One more question:
In ECSuite.java I see that 3 functions do not have ideal fitness:
Noisy-Quartic (KDJ-F4), Booth in Griewangk because of the noise. (that's
the comment where setFitness() is called)
But I see the noise only in Noisy-Quartic, where random numbers are used.
So why Booth and Griewangk do not have ideal fitness?
Below you sad that ideal fitnes (optimum) is 0.
Is this a bug in source code?
Christopher Vo wrote:
> To utilize the "prob" parameter, you might want to take a look at
> using a MultiBreedingPipeline. It is a BreedingPipeline that stores n
> child sources and when it needs to produce an individual, it picks one
> of the sources at random to do the production.
> The domain -5.12 to 5.12 contains the ideal value for most of the
> ECSuite problems, but you may want to adjust the domain mostly to get
> an understanding of the properties of your genetic algorithm. For
> example, Griewangk's function from very far away (-600,600) looks
> almost like sphere, but when you zoom in to perhaps (-50,50) you can
> see the small peaks and valleys.
> Step and quartic are from De Jong's test suite.
> Booth is from (Schwefel, 1995),
> In literature, the values used might be:
> - step: [-5.12, 5.12],
> - noisy quartic: [-1.28, 1.28], (optimum is at f(0,...,0) = 0)
> - booth: [-10,10], (defined for 2 terms only, optimum is at f(1,3)=0)
> -- Chris Vo
> Martin V. wrote:
>> Thanks for answers.
>> So if I needed to change probability for crossover pipeline I would
>> need to change parameter "prob" in BreedingSource class?
>> Because I don't want every individual that is selected to be crossed
>> I would like for example 20% of individuals for reproduction pipeline
>> and 80% for crossover.
>> One more question: these min-gene and max-gene values in
>> ecsuite.params are only for rastrigin problem?
>> If so, what are values for other problems?
>> In the literature I found:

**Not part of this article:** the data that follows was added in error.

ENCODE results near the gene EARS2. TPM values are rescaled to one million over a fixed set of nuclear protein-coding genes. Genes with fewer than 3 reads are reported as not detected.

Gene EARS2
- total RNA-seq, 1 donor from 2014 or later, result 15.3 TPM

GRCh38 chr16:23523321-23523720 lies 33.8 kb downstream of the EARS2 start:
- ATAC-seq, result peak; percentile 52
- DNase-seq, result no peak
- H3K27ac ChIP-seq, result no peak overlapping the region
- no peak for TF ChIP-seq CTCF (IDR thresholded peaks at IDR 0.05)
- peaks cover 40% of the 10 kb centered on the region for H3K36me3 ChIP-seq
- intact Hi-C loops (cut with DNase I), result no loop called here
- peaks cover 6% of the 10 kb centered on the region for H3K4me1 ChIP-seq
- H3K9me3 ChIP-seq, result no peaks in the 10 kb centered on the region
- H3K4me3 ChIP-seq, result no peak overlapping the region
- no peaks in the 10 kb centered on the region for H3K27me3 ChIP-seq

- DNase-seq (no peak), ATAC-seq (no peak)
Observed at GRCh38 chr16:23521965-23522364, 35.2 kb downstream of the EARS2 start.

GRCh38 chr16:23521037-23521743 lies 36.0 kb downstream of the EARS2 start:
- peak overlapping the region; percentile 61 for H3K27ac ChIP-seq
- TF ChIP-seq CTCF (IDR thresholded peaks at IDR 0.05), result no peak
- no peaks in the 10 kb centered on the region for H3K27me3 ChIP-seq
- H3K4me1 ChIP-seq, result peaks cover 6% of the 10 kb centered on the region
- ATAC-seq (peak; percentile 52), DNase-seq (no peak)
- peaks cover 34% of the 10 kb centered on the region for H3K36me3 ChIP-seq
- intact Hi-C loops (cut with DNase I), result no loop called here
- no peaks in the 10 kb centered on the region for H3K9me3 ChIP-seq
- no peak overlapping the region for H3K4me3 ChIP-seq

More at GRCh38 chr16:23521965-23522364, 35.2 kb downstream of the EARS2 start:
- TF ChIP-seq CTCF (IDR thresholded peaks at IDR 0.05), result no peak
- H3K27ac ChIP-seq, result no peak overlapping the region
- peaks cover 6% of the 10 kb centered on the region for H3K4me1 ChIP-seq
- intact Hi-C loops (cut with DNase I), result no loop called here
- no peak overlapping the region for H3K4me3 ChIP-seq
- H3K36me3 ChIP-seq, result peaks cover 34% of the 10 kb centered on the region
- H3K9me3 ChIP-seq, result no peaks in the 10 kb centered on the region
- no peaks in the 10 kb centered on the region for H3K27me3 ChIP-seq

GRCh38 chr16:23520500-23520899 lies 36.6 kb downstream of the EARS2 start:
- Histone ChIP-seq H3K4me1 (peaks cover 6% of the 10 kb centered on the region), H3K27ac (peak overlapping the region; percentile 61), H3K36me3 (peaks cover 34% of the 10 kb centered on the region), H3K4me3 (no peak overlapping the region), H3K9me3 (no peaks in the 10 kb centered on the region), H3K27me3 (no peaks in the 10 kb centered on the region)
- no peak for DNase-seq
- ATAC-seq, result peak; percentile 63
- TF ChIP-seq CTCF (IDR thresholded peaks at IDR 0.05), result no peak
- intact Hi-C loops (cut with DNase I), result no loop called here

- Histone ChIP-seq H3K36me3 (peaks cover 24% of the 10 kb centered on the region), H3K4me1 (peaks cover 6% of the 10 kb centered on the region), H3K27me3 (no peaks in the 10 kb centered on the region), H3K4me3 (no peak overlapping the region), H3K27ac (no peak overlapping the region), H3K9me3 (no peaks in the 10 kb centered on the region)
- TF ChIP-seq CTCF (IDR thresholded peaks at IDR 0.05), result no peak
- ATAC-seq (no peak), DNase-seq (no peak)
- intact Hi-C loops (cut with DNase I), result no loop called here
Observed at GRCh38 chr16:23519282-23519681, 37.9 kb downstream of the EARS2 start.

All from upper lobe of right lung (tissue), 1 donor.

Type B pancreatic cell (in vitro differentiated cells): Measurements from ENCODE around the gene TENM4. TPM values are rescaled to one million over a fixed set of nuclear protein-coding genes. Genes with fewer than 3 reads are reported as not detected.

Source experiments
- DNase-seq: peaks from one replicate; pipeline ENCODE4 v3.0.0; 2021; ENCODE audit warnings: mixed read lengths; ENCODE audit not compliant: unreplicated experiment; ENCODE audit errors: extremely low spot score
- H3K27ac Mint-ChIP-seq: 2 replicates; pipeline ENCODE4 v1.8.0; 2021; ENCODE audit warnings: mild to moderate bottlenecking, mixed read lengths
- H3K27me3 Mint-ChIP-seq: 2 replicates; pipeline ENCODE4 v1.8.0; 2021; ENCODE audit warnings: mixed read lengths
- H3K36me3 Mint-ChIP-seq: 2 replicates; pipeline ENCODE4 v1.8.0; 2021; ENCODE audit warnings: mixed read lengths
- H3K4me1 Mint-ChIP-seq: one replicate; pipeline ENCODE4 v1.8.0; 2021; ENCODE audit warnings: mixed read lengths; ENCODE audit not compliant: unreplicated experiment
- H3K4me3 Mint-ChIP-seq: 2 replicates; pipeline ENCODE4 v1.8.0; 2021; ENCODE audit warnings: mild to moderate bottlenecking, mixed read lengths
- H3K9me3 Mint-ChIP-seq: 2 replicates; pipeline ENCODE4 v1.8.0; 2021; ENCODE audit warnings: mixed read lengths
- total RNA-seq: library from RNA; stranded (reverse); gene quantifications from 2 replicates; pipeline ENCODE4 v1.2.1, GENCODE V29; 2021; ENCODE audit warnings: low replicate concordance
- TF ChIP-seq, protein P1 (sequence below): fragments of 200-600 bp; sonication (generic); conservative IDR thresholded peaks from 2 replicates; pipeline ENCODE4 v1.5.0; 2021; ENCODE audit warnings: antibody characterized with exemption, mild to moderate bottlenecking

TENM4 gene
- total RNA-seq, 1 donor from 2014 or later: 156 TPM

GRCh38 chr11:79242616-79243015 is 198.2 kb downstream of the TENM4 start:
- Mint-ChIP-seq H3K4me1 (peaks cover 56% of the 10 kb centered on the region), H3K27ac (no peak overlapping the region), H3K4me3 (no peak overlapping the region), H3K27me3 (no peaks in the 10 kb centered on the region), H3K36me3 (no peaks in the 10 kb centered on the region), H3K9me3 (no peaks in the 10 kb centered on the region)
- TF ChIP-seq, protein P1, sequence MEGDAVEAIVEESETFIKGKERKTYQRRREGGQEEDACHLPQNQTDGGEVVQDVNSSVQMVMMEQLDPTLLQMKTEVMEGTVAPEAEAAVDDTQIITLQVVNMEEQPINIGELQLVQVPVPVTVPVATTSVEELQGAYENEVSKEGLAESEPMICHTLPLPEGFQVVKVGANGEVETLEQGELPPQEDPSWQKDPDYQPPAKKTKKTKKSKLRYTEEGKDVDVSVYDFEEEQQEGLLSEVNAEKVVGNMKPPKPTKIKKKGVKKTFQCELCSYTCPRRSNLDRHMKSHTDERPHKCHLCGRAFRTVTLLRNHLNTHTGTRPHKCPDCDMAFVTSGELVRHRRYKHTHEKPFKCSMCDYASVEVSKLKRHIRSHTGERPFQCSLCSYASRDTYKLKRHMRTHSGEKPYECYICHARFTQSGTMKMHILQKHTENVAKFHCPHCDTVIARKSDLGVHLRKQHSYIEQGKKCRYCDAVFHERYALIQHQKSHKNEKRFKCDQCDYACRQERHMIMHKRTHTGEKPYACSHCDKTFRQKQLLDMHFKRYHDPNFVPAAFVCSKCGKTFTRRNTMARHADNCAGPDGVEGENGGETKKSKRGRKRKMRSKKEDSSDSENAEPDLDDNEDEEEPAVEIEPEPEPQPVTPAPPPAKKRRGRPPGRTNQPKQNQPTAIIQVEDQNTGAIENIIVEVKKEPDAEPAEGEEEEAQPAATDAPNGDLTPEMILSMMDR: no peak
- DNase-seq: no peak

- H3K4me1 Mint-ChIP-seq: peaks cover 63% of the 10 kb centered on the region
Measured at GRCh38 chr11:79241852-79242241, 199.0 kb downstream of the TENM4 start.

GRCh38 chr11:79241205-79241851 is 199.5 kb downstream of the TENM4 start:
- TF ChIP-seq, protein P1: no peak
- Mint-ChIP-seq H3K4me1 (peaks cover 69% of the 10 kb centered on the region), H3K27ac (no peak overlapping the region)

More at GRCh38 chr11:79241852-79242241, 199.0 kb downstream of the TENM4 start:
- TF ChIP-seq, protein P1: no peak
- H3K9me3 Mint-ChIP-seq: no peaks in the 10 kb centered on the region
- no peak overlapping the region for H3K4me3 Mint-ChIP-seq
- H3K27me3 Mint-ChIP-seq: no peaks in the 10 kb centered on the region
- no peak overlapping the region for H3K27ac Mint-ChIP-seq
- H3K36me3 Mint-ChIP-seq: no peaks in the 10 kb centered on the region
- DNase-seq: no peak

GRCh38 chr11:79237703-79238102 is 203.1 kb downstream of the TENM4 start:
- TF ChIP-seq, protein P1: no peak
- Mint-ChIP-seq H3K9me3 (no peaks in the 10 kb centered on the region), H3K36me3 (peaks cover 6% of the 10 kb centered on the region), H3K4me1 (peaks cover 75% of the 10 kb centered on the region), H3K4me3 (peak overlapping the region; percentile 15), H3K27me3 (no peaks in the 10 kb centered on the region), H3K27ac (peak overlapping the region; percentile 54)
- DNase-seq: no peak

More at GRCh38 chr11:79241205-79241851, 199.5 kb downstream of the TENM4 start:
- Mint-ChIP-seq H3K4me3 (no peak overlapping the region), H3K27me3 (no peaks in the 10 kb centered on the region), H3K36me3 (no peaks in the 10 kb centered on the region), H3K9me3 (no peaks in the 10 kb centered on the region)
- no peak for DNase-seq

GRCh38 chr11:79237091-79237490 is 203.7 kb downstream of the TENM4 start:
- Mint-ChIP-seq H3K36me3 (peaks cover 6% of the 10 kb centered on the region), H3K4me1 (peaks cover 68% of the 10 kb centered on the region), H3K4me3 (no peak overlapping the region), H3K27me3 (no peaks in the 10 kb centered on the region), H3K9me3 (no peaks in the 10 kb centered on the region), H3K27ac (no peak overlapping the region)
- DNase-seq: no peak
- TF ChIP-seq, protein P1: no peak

>> - rastrigin: -5.12, 5.12
>> - sphere: -100, 100
>> - rosenbrock: -2048, 2048
>> - griewangk: -600, 600
>> So for other 3 problems I don't know what values should I use.
>> Christopher Vo wrote:
>>> Martin V. wrote:
>>>> - Do all of 7 functions have minimum at 0.0?
>>> Many of the functions in ECSuite are inverted so that ECJ can
>>> perform maximization instead of minimization. You can see how the
>>> functions are implemented and look at the fitness of the ideal
>>> individuals inside the evaluate() method in
>>> There you can see that with the Rosenbrock, Rastrigrin, Sphere, and
>>> Step problem types, an individual's fitness is ideal when the
>>> fitness is equal to 0.0f. Noisy quartic, Booth, and Griewangk have
>>> no ideal fitness value defined.
>>>> - What is the probability of crossover (one-type)? No parameter is
>>>> specified in ecsuite.params, like the one for mutation probability
>>> VectorCrossoverPipeline (which is used in ecsuite.params) grabs
>>> individuals from the two sources and always performs the crossover.
>>> Note that there also exists a parameter
>>> "pop.subpop.0.species.crossover-prob", however it is only for use
>>> with any-point crossover.
>>>> - How can I find ideal individual (minimum of the function), do I
>>>> need to change some parameters? Now for rastrigin (default
>>>> function) I find the best individual have value of about -235
>>>> (towards zero is better).
>>>> I have run the evolution few times with random seed but with no
>>>> luck to get fitnes towards 0. Maybe I need to change mutation
>>>> probability, the number of generations, the number of individuals,
>>>> the size of the genome...etc.?
>>> Rastrigin is a function with a lot of local minima. You will have to
>>> do your own experimentation with the various parameters to find what
>>> parameters work well. Note that with floating point vectors, you may
>>> not be able to get exactly 0.0, but approximately 0.0. Actually, in
>>> my experience, if you see "Found Ideal Individual" on one of the
>>> ECSuite problems, it is often an indicator that something went wrong...
>>> Try increasing the population size (pop.subpop.0.size). Also, just
>>> to make sure things are working, you may just want to try the same
>>> function with a smaller genome size. For example, try 10 genes
>>> instead of 50. You can adjust the genome size via the genome-size
>>> parameter. You might also try experimenting with Gaussian mutation
>>> instead of reset mutation for this problem.
>>> --Chris Vo